When H would stand up on the stage of one of the hip queer dive bars that served as a grimy sort of chrysalis for our still forming identity, he would belt out those words, screaming into the dark abyss – Oh when you were mine, I use to let you wear all my clothes.
My hands tucked into tight maroon corduroys, I swayed back and forth as the words bathed over me, cloaked in H’s zipped up black hoodie. The threads of who we were had become loose and tangled in one another. It was comforting to lose myself in someone that I loved so much.
You were so fine, maybe that’s the reason that it hurt me so, H shot me a look from the stage and I felt my heart breaking for breaking his heart. I didn’t mean to. At the time I had taken on erotic and fetish modeling to pay the bills and support the queer feminist art gallery that I ran in San Francisco. It was an expensive city and I took the opportunity to cash in on the commodity of my being an aesthetically pleasing femme who knew how to play to the camera. Although H knew about my work before we started dating, the gazes that I received in public and at work just stoked his insecurity.
The energy in the room, on that stage, in my young aching heart all built to a crescendo, to a climax, and there was no one else in the world that I wanted to be at the top of that emotional rollercoaster with. H’s voice shook my core, I know, that you’re goin’ with another guy. I don’t care, ’cause I love you baby that’s no lie. Even before we ever broke up, even before there was ever space for another guy, it was our own trauma and fears that were sleepin’ in between the two of us.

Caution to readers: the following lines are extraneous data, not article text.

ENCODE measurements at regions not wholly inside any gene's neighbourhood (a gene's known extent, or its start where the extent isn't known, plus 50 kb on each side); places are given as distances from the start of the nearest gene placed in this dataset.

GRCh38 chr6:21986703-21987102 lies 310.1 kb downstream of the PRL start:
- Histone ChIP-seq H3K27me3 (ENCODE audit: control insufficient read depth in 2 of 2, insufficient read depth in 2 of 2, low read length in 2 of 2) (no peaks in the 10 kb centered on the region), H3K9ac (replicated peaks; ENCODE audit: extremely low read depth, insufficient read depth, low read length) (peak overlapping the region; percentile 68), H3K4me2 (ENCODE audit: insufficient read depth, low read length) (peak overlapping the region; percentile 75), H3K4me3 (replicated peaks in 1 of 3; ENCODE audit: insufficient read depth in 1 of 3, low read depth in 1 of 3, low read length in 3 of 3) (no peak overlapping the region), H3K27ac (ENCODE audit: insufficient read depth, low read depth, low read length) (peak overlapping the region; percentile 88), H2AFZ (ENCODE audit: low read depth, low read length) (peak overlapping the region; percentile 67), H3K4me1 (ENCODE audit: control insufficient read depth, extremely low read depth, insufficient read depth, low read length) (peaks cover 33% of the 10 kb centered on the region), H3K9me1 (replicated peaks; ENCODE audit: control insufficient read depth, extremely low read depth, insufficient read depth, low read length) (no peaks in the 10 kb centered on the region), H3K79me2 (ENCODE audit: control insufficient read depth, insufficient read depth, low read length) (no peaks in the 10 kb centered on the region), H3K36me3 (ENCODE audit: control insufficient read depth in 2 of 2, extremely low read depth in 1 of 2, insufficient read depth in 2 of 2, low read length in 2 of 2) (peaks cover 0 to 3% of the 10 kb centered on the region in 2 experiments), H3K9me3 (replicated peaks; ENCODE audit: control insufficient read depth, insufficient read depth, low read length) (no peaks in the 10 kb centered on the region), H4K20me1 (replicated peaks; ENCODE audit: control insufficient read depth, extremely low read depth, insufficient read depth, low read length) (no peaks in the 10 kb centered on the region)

After about two years of an intense entanglement of ride or die loving, H left. It fucking broke my heart and cut deeper than I ever knew was possible. I had invested myself in the idea that I couldn’t live, couldn’t breathe without him in my life. I felt safe in his arms, surrounded by his love and if that was gone, I had nothing. This is the stuff that a compelling romance novel or dramatic movie is made of, but not a healthy relationship.
The world around us perpetuated this idea of holding onto someone tight and never letting go when you love them. But sometimes the very greatest love comes when you let someone go.
We took a year apart, which was heart wrenching, before we could come back together in the same room. He needed that time to untangle energetically, to find out who he was outside of us. It was healthy and that was a foreign concept to me. When we came back together though we were able to start to develop something new.
I took some time to slowly unravel my own toxic inheritance and discover what love without attachment looked like. It didn’t look like holding onto someone like a life raft in the rocky waters of life. Instead, it looked like a big open field and growing something beautiful together with that person. Showing up, listening, being present, putting our hands in the same earth not afraid to get messy but not compromising who we are, both growing, both witnessing, both healing.
Love is expansive beyond labels, beyond names. Love is queer as fuck, sometimes poppy and theatrical and its all around us. How lucky are we that Prince embodied all of that for us?
I love H so much. He is my best friend and is the uncle to my kids. He is chosen family and I love him, maybe even more now than when he was mine.